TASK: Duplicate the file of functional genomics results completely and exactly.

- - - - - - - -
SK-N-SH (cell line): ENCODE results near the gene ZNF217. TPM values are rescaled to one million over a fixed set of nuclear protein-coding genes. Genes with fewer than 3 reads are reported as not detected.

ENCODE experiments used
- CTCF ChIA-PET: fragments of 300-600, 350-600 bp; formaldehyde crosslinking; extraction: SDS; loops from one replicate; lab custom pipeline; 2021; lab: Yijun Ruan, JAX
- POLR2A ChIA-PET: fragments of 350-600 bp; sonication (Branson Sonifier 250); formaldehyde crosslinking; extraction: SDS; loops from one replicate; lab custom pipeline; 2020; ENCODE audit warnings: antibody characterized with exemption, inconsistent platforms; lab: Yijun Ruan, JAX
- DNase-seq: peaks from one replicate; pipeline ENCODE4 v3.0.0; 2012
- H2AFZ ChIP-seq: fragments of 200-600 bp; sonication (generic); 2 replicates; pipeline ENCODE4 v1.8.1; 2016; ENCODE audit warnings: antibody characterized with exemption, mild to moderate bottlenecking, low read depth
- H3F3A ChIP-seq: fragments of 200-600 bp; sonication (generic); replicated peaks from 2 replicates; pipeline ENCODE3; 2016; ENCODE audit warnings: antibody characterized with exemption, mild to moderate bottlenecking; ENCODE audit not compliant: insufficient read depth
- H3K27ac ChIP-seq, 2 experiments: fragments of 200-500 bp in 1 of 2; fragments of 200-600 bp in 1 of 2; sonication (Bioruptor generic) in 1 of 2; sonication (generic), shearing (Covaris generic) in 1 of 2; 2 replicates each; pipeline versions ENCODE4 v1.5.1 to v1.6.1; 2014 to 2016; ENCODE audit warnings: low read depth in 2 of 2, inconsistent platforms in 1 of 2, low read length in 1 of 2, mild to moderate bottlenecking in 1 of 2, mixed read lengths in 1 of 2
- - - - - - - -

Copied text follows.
SK-N-SH (cell line): ENCODE results near the gene ZNF217. TPM values are rescaled to one million over a fixed set of nuclear protein-coding genes. Genes with fewer than 3 reads are reported as not detected.

ENCODE experiments used
- CTCF ChIA-PET: fragments of 300-600, 350-600 bp; formaldehyde crosslinking; extraction: SDS; loops from one replicate; lab custom pipeline; 2021; lab: Yijun Ruan, JAX
- POLR2A ChIA-PET: fragments of 350-600 bp; sonication (Branson Sonifier 250); formaldehyde crosslinking; extraction: SDS; loops from one replicate; lab custom pipeline; 2020; ENCODE audit warnings: antibody characterized with exemption, inconsistent platforms; lab: Yijun Ruan, JAX
- DNase-seq: peaks from one replicate; pipeline ENCODE4 v3.0.0; 2012
- H2AFZ ChIP-seq: fragments of 200-600 bp; sonication (generic); 2 replicates; pipeline ENCODE4 v1.8.1; 2016; ENCODE audit warnings: antibody characterized with exemption, mild to moderate bottlenecking, low read depth
- H3F3A ChIP-seq: fragments of 200-600 bp; sonication (generic); replicated peaks from 2 replicates; pipeline ENCODE3; 2016; ENCODE audit warnings: antibody characterized with exemption, mild to moderate bottlenecking; ENCODE audit not compliant: insufficient read depth
- H3K27ac ChIP-seq, 2 experiments: fragments of 200-500 bp in 1 of 2; fragments of 200-600 bp in 1 of 2; sonication (Bioruptor generic) in 1 of 2; sonication (generic), shearing (Covaris generic) in 1 of 2; 2 replicates each; pipeline versions ENCODE4 v1.5.1 to v1.6.1; 2014 to 2016; ENCODE audit warnings: low read depth in 2 of 2, inconsistent platforms in 1 of 2, low read length in 1 of 2, mild to moderate bottlenecking in 1 of 2, mixed read lengths in 1 of 2